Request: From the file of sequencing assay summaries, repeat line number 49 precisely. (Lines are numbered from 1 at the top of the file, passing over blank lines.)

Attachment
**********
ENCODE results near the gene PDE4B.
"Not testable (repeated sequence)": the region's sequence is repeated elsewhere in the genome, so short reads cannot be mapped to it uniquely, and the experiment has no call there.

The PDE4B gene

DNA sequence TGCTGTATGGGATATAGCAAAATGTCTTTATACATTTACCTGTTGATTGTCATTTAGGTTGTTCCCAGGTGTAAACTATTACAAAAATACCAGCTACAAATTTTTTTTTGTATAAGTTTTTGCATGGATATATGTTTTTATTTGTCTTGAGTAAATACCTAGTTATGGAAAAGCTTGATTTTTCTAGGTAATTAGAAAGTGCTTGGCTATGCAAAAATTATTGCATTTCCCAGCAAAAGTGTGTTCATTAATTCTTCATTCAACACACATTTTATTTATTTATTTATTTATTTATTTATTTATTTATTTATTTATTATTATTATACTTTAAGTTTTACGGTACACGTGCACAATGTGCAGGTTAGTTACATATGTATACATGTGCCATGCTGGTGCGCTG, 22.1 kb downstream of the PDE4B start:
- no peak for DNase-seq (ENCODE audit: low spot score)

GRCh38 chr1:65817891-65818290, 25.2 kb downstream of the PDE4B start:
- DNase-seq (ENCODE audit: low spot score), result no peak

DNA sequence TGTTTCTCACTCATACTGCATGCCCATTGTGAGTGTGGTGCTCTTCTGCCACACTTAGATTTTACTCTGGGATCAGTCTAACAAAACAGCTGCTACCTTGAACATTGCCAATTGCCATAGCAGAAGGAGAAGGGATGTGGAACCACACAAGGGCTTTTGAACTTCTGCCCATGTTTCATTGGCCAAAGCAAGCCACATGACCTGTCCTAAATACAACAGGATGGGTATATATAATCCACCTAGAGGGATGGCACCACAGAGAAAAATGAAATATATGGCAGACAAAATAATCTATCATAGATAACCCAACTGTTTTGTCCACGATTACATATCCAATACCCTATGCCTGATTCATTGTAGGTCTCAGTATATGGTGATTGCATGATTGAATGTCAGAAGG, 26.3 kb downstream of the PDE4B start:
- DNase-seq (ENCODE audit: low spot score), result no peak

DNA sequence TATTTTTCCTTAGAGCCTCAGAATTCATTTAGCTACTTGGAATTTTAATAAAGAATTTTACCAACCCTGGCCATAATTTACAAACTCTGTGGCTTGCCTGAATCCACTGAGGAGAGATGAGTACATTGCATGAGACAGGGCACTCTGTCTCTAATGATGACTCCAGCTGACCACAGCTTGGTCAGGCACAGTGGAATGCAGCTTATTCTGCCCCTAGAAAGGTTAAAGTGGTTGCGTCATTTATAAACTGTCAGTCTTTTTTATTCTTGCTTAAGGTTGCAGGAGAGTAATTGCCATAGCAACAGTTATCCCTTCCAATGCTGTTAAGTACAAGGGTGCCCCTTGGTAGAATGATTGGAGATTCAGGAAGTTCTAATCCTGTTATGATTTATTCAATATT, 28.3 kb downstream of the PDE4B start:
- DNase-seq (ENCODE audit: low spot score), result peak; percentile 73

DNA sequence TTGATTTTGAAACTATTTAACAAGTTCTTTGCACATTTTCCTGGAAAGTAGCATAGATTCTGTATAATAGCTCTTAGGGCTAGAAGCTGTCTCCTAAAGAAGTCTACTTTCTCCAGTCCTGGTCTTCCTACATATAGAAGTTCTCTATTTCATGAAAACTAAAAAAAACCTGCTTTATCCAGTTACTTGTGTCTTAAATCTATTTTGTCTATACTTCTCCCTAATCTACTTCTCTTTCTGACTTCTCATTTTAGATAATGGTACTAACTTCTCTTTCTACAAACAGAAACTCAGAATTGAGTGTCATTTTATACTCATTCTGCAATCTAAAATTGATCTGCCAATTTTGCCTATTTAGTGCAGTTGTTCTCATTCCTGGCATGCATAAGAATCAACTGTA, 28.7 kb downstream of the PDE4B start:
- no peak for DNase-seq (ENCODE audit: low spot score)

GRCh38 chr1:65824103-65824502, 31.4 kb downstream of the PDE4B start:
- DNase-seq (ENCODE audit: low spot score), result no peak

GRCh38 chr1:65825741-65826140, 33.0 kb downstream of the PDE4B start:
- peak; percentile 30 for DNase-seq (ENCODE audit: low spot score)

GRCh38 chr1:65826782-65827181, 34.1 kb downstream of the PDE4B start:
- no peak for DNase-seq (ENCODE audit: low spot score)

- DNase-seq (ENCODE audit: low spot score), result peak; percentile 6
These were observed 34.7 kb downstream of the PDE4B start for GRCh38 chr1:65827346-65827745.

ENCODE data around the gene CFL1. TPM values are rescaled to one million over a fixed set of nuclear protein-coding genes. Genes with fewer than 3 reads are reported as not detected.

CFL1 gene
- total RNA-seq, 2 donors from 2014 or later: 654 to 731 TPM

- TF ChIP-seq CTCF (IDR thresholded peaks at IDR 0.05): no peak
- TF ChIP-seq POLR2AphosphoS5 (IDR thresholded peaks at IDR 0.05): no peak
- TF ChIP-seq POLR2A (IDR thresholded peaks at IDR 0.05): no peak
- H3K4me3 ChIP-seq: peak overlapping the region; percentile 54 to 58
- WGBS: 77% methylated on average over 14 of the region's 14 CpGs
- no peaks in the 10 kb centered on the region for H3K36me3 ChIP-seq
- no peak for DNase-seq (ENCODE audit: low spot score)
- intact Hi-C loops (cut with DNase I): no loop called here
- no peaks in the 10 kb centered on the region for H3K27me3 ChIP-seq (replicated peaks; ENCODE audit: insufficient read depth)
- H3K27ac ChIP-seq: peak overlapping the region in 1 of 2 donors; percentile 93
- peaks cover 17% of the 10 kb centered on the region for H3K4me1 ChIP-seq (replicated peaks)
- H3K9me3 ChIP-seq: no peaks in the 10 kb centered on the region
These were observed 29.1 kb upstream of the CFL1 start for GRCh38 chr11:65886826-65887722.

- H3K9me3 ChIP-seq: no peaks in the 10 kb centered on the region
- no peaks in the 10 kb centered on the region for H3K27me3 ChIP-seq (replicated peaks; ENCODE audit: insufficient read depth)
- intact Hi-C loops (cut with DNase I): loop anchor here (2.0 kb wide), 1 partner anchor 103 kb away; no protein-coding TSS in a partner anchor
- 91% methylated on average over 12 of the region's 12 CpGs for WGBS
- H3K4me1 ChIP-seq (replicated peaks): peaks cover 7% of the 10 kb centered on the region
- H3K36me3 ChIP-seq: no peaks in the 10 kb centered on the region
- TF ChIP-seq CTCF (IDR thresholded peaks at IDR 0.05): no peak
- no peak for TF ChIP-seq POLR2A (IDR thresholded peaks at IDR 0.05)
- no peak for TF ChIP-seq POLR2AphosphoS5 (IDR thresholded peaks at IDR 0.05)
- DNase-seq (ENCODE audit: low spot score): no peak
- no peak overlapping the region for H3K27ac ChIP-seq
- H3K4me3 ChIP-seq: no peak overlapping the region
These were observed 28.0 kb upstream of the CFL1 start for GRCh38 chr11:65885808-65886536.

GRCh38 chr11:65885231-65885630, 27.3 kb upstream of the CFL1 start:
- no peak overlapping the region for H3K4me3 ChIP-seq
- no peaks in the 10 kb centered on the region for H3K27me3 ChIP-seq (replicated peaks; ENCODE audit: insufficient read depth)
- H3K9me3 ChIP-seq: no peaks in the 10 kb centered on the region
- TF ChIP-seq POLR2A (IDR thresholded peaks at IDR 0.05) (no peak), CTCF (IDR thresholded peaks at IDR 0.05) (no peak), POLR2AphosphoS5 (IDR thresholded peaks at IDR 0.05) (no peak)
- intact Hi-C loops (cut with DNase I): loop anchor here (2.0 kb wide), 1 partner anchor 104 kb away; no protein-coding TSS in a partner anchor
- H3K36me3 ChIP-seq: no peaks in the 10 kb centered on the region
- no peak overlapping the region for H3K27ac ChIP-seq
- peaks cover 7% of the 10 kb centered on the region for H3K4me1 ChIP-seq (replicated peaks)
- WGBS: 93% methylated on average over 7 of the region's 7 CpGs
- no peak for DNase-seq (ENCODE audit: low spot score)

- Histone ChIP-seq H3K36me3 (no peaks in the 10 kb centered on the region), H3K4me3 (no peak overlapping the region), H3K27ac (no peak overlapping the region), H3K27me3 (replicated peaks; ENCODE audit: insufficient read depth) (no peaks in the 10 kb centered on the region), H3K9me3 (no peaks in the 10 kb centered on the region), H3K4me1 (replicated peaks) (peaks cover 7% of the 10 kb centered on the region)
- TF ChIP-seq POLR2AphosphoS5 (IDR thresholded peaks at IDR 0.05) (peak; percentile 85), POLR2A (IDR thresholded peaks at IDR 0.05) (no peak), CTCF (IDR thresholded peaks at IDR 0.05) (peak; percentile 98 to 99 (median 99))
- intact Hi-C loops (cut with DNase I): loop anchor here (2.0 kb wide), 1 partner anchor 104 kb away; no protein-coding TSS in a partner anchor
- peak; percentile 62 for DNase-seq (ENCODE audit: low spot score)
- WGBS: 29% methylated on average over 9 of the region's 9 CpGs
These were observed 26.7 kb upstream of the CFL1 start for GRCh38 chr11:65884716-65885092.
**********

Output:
- H3K4me3 ChIP-seq: no peak overlapping the region